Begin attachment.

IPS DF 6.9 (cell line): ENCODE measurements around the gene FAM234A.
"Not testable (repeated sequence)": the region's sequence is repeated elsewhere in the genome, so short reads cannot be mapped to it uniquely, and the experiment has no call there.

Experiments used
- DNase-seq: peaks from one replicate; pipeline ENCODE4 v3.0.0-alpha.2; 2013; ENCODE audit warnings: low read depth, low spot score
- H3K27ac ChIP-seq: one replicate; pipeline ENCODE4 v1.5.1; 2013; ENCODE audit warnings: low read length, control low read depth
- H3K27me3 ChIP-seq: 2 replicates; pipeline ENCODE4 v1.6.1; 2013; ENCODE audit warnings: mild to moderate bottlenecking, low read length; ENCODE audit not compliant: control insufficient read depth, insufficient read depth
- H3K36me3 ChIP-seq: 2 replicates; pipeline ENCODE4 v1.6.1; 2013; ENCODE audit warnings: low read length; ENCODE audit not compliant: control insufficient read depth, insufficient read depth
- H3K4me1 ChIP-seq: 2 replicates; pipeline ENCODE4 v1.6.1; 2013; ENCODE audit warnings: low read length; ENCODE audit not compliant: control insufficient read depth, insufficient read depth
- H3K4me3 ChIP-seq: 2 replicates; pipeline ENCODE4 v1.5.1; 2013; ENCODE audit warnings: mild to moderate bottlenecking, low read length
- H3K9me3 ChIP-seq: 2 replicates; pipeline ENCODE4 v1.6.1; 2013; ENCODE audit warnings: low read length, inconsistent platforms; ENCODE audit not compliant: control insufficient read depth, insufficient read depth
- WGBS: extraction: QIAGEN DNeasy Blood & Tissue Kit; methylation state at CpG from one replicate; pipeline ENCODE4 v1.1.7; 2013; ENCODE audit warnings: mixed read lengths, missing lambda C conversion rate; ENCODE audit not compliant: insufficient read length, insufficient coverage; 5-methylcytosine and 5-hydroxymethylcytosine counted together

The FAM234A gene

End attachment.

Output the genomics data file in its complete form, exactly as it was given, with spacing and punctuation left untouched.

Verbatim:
IPS DF 6.9 (cell line): ENCODE measurements around the gene FAM234A.
"Not testable (repeated sequence)": the region's sequence is repeated elsewhere in the genome, so short reads cannot be mapped to it uniquely, and the experiment has no call there.

Experiments used
- DNase-seq: peaks from one replicate; pipeline ENCODE4 v3.0.0-alpha.2; 2013; ENCODE audit warnings: low read depth, low spot score
- H3K27ac ChIP-seq: one replicate; pipeline ENCODE4 v1.5.1; 2013; ENCODE audit warnings: low read length, control low read depth
- H3K27me3 ChIP-seq: 2 replicates; pipeline ENCODE4 v1.6.1; 2013; ENCODE audit warnings: mild to moderate bottlenecking, low read length; ENCODE audit not compliant: control insufficient read depth, insufficient read depth
- H3K36me3 ChIP-seq: 2 replicates; pipeline ENCODE4 v1.6.1; 2013; ENCODE audit warnings: low read length; ENCODE audit not compliant: control insufficient read depth, insufficient read depth
- H3K4me1 ChIP-seq: 2 replicates; pipeline ENCODE4 v1.6.1; 2013; ENCODE audit warnings: low read length; ENCODE audit not compliant: control insufficient read depth, insufficient read depth
- H3K4me3 ChIP-seq: 2 replicates; pipeline ENCODE4 v1.5.1; 2013; ENCODE audit warnings: mild to moderate bottlenecking, low read length
- H3K9me3 ChIP-seq: 2 replicates; pipeline ENCODE4 v1.6.1; 2013; ENCODE audit warnings: low read length, inconsistent platforms; ENCODE audit not compliant: control insufficient read depth, insufficient read depth
- WGBS: extraction: QIAGEN DNeasy Blood & Tissue Kit; methylation state at CpG from one replicate; pipeline ENCODE4 v1.1.7; 2013; ENCODE audit warnings: mixed read lengths, missing lambda C conversion rate; ENCODE audit not compliant: insufficient read length, insufficient coverage; 5-methylcytosine and 5-hydroxymethylcytosine counted together

The FAM234A gene